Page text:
On Mar. 7, Campana was attempting his second stolen base of spring training. He suffered a laceration on his left hand that required eight stitches. Up to that point, Campana had been 4-for-18 with one stolen base and a strikeout-to-walk ratio of 5-to-1.
Campana will let his hand heal for the next several days. If this were Matt Garza, several days would equal a minimum of two months. I’m unaware of how quickly Diamondbacks players recover from their injuries.
Before Cactus League games started, the Cubs traded Campana to the Diamondbacks for 17-year-old pitching prospects Erick Leal and Jesus Castillo. Campana was trying to win a job as a reserve outfielder behind Adam Eaton, Jason Kubel and Cody Ross.
The Cubs were looking to increase pitcher depth in their farm system. They didn’t believe Campana’s speed was enough of a reason to keep him on the 25-man roster. Opening Day outfielders include Alfonso Soriano, David DeJesus, Nate Schierholtz and Scott Hairston. Brent Lillibridge is a super-utility player who could hold down the No. 5 outfielder role.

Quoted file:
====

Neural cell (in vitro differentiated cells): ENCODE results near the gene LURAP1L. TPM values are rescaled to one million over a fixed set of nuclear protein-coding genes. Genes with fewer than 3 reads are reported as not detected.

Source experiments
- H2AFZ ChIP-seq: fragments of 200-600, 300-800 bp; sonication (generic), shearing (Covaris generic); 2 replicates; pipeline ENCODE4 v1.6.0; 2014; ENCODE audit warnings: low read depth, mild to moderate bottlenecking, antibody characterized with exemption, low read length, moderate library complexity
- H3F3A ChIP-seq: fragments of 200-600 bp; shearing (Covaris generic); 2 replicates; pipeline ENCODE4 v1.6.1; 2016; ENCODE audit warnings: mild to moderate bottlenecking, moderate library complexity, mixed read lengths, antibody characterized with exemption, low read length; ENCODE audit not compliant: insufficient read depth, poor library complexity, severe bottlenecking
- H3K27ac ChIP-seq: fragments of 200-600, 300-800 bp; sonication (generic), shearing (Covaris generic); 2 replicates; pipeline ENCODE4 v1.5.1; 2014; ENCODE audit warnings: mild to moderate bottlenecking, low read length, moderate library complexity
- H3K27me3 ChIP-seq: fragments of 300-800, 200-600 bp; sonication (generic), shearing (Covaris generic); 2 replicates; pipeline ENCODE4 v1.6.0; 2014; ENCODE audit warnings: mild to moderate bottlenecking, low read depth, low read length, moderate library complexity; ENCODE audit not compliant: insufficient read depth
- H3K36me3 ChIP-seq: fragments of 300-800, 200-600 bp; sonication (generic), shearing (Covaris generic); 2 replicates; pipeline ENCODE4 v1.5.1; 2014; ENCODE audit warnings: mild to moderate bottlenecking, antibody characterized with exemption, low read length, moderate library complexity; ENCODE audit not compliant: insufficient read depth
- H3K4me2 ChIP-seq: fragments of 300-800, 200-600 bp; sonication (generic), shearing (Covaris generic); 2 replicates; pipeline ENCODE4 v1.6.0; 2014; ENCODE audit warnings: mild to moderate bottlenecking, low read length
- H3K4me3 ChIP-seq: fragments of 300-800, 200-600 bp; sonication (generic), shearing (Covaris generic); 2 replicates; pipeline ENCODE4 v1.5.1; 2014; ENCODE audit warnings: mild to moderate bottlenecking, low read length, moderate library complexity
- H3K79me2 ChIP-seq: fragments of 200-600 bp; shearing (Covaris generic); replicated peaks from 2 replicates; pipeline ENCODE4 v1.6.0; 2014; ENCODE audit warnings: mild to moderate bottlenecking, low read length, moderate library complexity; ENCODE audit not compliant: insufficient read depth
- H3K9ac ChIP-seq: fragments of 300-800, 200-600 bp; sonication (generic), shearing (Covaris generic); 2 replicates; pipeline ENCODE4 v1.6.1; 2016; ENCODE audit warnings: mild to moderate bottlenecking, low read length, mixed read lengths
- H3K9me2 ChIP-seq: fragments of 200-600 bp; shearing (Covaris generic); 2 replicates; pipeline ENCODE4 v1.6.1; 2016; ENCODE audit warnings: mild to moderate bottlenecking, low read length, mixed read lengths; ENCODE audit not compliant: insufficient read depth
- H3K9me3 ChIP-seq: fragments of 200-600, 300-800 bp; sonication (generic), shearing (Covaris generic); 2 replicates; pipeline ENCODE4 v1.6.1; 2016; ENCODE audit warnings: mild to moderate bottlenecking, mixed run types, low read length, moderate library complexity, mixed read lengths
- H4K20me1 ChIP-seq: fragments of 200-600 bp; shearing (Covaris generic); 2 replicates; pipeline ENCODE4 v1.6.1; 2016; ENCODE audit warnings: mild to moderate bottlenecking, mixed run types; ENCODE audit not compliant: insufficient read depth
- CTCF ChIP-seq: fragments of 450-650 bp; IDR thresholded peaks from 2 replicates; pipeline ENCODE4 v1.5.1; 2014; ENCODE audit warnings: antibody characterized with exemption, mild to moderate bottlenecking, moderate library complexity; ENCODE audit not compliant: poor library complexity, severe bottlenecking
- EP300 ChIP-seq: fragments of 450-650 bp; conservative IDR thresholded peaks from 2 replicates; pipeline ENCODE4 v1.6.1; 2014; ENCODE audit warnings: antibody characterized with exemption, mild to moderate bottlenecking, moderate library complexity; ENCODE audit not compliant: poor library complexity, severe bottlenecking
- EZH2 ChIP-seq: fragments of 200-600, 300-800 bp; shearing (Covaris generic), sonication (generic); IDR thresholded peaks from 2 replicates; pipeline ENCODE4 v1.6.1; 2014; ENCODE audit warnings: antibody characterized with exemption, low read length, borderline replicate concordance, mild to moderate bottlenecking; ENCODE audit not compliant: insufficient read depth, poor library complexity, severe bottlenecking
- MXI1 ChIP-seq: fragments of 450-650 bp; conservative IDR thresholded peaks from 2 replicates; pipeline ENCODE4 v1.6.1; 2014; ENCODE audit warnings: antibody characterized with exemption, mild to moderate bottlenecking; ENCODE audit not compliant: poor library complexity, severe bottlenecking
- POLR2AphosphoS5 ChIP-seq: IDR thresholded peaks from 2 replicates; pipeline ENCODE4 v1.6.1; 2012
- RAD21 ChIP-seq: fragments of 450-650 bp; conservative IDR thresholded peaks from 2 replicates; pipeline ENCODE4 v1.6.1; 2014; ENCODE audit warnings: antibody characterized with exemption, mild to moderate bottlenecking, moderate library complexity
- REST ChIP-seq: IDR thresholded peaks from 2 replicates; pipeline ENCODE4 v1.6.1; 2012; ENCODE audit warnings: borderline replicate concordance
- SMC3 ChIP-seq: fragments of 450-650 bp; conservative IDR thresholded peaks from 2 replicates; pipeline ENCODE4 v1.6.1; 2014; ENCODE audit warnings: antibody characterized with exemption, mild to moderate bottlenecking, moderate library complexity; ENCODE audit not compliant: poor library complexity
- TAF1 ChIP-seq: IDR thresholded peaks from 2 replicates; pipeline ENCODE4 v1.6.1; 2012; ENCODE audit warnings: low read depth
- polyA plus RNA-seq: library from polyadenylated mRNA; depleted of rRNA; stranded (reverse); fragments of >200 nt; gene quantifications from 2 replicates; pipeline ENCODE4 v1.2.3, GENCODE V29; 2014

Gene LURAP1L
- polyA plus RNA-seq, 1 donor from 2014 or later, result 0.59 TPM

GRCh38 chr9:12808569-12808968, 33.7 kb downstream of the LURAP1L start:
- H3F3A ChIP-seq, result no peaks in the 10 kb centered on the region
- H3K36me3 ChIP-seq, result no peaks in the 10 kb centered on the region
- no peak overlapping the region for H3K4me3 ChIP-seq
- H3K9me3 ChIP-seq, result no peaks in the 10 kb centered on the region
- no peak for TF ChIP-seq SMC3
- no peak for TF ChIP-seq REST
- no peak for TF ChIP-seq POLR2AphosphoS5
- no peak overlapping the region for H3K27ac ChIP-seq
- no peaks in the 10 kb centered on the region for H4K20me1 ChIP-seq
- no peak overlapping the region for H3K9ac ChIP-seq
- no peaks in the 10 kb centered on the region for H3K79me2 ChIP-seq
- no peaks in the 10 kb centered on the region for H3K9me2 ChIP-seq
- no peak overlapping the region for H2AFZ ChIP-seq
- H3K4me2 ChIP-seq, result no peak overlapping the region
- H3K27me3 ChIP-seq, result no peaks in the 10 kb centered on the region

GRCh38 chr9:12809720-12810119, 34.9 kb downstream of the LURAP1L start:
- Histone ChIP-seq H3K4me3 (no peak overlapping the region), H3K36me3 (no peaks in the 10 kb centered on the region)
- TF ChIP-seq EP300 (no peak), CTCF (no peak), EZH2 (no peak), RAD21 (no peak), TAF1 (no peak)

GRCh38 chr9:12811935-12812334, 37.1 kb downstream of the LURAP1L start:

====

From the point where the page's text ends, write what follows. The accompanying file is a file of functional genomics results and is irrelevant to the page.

Campana was an exciting player who, along with Starlin Castro, basically gave this team their only threat for stolen bases. He’s the perfect type of bench player to have on a postseason roster. The Cubs decided that their future was more important than trying to develop a one-tool player who struggled with on-base percentage and arm strength in the outfield.
No doubt that many Cubs fans will keep an eye on his career. Could he blossom in the right environment? Or is he doomed to a career of back-and-forth trips from the minor leagues to No. 5 outfielder on a MLB team?